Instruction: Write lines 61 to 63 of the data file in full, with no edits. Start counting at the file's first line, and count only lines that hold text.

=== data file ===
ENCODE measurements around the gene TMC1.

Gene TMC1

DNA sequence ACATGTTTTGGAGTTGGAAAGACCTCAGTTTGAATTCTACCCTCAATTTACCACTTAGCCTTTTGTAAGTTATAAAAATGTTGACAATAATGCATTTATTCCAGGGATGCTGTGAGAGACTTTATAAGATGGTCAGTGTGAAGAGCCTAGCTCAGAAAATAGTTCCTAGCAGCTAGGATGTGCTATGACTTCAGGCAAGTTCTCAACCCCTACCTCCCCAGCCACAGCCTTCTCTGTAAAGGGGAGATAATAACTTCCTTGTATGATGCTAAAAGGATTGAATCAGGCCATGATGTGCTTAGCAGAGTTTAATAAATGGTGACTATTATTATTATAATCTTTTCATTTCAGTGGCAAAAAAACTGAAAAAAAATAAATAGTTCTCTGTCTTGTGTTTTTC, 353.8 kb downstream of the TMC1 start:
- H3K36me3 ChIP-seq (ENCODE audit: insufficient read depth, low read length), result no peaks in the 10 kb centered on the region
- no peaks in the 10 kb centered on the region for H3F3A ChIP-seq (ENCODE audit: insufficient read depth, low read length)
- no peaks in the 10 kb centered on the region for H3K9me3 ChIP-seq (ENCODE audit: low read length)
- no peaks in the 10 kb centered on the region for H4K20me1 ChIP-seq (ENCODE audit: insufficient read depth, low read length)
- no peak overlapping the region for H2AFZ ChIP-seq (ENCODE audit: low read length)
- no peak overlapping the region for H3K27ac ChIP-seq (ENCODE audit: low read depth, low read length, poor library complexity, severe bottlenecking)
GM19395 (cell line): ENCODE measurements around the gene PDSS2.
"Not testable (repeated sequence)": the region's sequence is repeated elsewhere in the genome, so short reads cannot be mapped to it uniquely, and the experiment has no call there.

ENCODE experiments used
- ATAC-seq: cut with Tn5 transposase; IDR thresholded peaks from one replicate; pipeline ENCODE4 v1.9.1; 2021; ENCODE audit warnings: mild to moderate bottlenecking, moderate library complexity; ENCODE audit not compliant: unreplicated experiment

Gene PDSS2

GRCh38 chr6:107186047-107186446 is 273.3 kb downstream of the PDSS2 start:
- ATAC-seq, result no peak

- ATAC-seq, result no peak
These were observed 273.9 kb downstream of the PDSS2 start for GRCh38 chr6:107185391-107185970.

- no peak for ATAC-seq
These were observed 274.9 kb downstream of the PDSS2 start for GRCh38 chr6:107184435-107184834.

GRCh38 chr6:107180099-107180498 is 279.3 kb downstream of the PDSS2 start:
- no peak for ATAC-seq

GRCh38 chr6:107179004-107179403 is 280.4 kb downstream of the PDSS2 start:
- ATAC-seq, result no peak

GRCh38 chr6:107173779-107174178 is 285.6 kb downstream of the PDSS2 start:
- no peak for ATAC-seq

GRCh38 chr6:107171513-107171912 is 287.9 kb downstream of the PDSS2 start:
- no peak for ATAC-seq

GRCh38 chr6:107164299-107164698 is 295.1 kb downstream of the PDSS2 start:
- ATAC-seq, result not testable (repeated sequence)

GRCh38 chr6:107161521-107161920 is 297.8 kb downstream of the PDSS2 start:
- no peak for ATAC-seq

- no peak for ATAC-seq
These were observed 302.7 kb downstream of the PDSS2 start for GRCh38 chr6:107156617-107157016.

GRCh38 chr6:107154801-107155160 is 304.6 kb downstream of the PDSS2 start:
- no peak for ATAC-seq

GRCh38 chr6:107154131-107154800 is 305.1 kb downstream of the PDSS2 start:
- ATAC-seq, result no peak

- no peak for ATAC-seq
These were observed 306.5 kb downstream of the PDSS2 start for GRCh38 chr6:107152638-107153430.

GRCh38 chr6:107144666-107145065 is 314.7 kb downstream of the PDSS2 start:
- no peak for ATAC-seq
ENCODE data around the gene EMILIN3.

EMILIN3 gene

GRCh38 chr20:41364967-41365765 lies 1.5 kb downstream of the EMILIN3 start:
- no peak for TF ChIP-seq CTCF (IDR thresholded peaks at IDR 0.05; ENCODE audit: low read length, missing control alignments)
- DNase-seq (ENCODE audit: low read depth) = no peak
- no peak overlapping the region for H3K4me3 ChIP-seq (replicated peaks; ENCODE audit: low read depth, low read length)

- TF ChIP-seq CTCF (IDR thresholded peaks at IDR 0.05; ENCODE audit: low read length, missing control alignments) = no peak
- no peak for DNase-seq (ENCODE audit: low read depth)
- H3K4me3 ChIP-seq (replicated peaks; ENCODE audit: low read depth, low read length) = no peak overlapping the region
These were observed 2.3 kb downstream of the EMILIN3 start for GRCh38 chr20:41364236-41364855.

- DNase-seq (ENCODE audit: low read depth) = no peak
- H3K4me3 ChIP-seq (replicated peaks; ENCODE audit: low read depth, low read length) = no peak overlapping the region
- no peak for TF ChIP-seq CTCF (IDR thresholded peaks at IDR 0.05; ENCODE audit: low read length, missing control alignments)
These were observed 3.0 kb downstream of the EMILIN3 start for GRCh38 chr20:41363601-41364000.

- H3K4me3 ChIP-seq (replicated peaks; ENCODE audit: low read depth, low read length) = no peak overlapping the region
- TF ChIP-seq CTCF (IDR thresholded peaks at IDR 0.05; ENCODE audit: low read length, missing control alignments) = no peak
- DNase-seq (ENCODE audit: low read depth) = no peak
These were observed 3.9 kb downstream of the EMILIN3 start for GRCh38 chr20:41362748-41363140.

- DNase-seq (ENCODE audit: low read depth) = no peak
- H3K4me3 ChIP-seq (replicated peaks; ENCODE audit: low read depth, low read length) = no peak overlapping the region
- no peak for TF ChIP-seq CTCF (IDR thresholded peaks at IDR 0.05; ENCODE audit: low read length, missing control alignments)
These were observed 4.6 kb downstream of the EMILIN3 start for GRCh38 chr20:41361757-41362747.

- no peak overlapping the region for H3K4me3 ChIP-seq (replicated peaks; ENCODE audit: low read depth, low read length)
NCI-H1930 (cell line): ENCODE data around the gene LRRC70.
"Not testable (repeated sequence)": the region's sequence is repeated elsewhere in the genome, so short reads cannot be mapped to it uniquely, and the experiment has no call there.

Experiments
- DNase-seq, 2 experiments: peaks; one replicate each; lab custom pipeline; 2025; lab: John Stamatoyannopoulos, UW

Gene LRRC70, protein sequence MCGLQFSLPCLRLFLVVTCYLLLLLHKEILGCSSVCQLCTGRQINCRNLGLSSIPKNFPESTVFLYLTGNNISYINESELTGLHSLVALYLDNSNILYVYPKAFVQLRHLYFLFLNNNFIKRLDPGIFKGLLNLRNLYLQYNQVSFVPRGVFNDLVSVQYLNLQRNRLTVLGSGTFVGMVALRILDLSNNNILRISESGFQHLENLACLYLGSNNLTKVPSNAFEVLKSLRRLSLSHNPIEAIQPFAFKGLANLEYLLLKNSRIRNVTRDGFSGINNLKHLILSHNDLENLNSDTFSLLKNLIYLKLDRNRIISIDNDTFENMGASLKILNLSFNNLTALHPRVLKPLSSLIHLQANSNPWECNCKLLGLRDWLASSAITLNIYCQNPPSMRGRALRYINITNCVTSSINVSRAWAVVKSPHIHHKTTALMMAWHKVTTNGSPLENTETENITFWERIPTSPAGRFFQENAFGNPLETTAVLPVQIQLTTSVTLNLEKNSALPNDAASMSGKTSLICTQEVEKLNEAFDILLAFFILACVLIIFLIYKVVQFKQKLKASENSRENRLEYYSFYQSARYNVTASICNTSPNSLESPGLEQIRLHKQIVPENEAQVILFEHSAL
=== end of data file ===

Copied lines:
- DNase-seq (ENCODE audit: low read depth) = no peak
- H3K4me3 ChIP-seq (replicated peaks; ENCODE audit: low read depth, low read length) = no peak overlapping the region
- no peak for TF ChIP-seq CTCF (IDR thresholded peaks at IDR 0.05; ENCODE audit: low read length, missing control alignments)